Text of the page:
The trunk opening looks like a slot; it might be hard to fit bulky suitcases through it. The trunk itself measures a relatively small 12.7 cubic feet, but that's enough to handle a couple of golf bags. The trunklid's design doesn't do a good job keeping pooled water out of the trunk when you open it — water runs right in from a few different spots. A trunk pass-through for carrying long, skinny items inside the car is standard. A number of competitors — the E-Class, 5 Series, XF and Audi A6 — offer folding rear seats.
In Insurance Institute for Highway Safety testing, the GS received Good overall scores in frontal-offset and side-impact crash tests. It rated Marginal overall in the rear-impact test, but the newly standard active head restraints for 2010 models could improve that score. As of publication, the GS hasn't undergone IIHS' new roof-crush test.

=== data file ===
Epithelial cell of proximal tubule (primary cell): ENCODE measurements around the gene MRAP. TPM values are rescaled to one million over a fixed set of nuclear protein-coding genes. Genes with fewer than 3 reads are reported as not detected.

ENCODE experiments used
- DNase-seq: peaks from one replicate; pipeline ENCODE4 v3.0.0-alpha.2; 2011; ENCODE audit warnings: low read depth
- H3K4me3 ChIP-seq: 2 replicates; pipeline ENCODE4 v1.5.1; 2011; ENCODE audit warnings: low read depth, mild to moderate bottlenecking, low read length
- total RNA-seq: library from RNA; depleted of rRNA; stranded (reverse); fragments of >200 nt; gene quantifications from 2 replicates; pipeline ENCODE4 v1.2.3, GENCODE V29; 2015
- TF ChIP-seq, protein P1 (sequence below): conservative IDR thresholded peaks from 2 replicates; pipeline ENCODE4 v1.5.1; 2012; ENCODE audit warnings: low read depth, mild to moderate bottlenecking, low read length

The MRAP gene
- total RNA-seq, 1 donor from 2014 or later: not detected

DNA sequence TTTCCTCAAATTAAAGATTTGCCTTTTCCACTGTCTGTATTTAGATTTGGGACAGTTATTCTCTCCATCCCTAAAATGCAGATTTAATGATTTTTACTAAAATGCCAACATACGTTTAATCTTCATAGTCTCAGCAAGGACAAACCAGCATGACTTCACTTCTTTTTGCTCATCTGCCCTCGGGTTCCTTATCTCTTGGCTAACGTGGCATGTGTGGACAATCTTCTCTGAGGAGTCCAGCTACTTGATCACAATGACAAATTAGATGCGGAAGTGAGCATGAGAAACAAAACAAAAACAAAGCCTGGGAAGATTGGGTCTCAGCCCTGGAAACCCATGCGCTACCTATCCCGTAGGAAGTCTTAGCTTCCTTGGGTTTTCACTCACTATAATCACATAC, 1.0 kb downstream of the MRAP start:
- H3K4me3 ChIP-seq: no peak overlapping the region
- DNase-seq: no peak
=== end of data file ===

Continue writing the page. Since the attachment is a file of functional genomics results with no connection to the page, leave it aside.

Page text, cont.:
Eight airbags are standard in the GS 460, including side-impact airbags for the front seats, side curtain airbags and knee airbags for front occupants. Other standard features include antilock brakes and an electronic stability system.
The GS can also have an optional Pre-Collision System. If the system thinks a crash might occur, it cinches the front seat belts and readies the brake assist function for harder braking. PCS can also automatically apply the brakes if the driver doesn't.
For a full list of safety features, check out the Standard Equipment & Specs page.
GS 460 in the Market
From a sport sedan standpoint, what's the GS 460's main problem? There's too much Lexus in this Lexus. It has ball-bearing steering but lacks road feel. Its V-8 engine is strong but feels held back by the eight-speed automatic. It rides firmly but doesn't encourage drivers to seek out twisty roads.
You may not be looking at the GS 460 in terms of how it measures up as a sport sedan, but that's how it's positioned in Lexus' lineup. If you are, there are better offerings in the form of the XF and M45.